The Tampa Bay Buccaneers have added and subtracted from the roster this past weekend, and the end result is a team that is hopefully deeper and better prepared for the grind of an NFL season. But what can Buccaneers’ fans expect out of the newest members of their favorite franchise?
Let’s take a look at the newest Buccaneers in another edition of The Good, the Bad, and the Likely, and determine what the possible outcomes are for all of the new additions. (Note: There are three pages, scroll through and check them all out, then leave your comments on what you expect from the Bucs’ draft picks.)
Johnthan Banks, Cornerback
The Good: For Banks, the best case scenario would be to win a starting cornerback position and prove he’s able to keep up with NFL receivers after dropping down draft boards thanks to a slower than ideal 40 yard dash time. Banks is long, strong, and athletic, and plays faster than his 4.6 second 40 yard dash would indicate. With Dashon Goldson able to cheat to his side due to Darrelle Revis’ presence on the other side, Banks can use his size to jam receivers and jump routes to make plays on the football. Banks could conceivably be one of the best rookie corners in the league if he starts and is able to keep up with the speed of the game, and his ability to make plays could lead to an outside chance of Rookie of the Year contention.
The Bad: The worst case scenario for Mr. Banks is to be too slow to play outside, or at least not against certain receivers, and find himself playing less often. He would play in the slot in the role Ronde Barber played when not at safety in 2013, which could of course mean he’s competing with Barber himself. Banks would then turn into a long term project to develop into a suitable nickel corner.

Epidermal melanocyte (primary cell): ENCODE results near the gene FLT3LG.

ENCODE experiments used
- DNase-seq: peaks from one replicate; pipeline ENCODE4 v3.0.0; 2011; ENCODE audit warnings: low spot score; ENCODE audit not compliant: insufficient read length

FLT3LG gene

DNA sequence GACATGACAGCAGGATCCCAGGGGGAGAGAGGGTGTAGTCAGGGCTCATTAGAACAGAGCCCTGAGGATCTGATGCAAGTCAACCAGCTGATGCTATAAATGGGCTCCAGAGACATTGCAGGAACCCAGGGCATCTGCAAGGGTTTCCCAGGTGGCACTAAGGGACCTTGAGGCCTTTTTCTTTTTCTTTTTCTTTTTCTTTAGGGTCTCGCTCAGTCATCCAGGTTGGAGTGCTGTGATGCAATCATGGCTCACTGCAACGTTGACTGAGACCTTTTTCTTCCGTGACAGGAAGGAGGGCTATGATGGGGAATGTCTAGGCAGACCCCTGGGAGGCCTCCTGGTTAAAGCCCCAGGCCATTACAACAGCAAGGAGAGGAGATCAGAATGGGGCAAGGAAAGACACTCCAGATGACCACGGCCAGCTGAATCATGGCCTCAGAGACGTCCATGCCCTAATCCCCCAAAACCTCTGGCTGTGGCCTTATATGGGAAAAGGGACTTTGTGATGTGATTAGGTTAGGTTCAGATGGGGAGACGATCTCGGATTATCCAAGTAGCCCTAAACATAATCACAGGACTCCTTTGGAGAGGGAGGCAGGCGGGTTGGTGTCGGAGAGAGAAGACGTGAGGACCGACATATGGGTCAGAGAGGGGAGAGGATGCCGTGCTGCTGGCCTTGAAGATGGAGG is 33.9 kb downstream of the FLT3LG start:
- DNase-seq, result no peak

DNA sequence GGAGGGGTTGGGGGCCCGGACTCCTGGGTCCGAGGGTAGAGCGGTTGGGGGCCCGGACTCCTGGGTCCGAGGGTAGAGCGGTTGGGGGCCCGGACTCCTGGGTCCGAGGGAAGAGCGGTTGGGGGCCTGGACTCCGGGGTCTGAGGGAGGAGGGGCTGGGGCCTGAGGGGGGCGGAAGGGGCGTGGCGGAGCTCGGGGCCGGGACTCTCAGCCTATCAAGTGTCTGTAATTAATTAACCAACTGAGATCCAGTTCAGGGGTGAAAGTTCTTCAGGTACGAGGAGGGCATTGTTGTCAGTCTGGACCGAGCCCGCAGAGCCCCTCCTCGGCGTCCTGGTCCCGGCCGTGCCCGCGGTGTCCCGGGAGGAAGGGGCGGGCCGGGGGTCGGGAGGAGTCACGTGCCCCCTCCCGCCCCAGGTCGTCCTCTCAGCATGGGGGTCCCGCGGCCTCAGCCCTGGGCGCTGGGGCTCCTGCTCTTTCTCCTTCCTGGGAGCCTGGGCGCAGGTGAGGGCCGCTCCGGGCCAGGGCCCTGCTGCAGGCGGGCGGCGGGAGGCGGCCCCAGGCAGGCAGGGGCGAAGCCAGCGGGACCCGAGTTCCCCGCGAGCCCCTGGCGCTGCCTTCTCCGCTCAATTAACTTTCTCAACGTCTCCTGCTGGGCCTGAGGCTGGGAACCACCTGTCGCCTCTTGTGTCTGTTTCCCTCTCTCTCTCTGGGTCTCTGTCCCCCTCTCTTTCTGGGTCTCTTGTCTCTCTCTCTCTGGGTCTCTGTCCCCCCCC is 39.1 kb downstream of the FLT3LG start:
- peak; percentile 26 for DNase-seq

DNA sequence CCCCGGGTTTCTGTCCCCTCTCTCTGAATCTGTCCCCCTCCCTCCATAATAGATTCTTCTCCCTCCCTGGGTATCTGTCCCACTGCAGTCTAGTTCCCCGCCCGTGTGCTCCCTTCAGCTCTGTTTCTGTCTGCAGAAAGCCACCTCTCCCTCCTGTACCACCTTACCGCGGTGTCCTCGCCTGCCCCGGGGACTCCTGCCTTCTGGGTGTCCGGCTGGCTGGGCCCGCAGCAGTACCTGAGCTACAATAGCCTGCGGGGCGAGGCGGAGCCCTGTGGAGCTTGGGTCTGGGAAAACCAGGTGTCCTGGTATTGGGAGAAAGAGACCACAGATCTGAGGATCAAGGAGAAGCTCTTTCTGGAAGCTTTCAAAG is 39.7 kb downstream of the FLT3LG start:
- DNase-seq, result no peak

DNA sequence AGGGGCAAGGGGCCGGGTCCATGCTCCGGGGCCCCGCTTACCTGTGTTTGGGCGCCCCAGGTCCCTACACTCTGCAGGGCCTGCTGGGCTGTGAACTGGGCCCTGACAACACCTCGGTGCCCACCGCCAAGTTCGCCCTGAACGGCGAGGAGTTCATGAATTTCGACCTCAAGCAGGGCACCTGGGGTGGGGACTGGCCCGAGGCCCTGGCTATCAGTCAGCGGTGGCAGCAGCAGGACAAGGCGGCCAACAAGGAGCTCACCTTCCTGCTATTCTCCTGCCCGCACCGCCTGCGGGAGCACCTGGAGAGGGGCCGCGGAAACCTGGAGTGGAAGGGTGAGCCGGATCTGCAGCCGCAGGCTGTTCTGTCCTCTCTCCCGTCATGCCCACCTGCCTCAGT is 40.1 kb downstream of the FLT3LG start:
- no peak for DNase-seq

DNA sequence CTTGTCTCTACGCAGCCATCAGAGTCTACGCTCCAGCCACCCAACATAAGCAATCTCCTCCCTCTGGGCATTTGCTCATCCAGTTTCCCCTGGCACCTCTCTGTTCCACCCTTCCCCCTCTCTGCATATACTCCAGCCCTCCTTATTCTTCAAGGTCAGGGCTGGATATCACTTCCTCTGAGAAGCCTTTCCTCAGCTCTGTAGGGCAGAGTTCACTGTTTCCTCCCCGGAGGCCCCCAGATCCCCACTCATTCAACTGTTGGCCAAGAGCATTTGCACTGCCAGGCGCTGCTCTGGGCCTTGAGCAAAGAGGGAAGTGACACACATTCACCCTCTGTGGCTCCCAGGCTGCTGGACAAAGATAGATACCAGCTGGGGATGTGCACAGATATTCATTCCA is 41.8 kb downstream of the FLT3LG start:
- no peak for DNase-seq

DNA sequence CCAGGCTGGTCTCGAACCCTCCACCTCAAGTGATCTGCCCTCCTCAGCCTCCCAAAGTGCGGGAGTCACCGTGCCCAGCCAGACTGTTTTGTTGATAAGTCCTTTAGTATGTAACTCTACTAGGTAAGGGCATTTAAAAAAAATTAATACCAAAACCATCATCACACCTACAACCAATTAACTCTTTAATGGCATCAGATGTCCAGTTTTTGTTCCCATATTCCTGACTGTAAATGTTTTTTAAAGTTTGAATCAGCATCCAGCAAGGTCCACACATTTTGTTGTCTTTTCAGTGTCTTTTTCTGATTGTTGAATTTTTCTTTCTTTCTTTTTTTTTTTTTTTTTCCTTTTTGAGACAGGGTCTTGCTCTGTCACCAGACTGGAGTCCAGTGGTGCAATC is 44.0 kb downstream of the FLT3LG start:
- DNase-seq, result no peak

The Likely: Banks isn’t going to be forced into a starting role, but he may compete for one. I think the most likely scenario is that Banks earns a sizable role in the defense, playing more than half of the snaps, but never being the official starter. He’s also likely to be pressed into duty when Wright has to miss snaps or games due to injury, so he’ll see the field enough to prove he’s worthy of a second round pick. I think he’s got the potential to be a very good player in this league and will show that from day one, because he’s not lacking in football IQ and instincts.
Mike Glennon, Quarterback
The Good: For Mike Glennon, the best and worst case scenarios are tied to the performance of Josh Freeman. Assuming that Josh Freeman is fully capable of starting and finishing the 2013 season as the Buccaneers starter at quarterback, the best case scenario for Glennon is to get his chance in mop-up duty in blowout wins, and perform well and earn confidence of the team and coaches should he ever be pressed into duty.
The Bad: The worst case scenario is to never see the field and never know what he’s capable of. Glennon is going to make the roster and is going to be the backup to Josh Freeman, so his worst case scenario is to never know how he’d fare in an NFL game. This is the best news for Buccaneers’ fans tho, because it means Josh Freeman plays every down of every game and plays well enough to never bring Glennon out for a tryout.
The Likely: Glennon is the perfect backup for Josh Freeman, and that’s what he’ll do in 2013. There’s not much more to say here. Long term, the likely outcome for Glennon is to be traded to or signed by a more quarterback-needy team, or to replace Josh Freeman in 2014 as the team’s starting quarterback. But in the short-term, he’ll be holding a clipboard.
Click the “Next” button to see the Buccaneers’ fourth round picks best and worst case scenarios.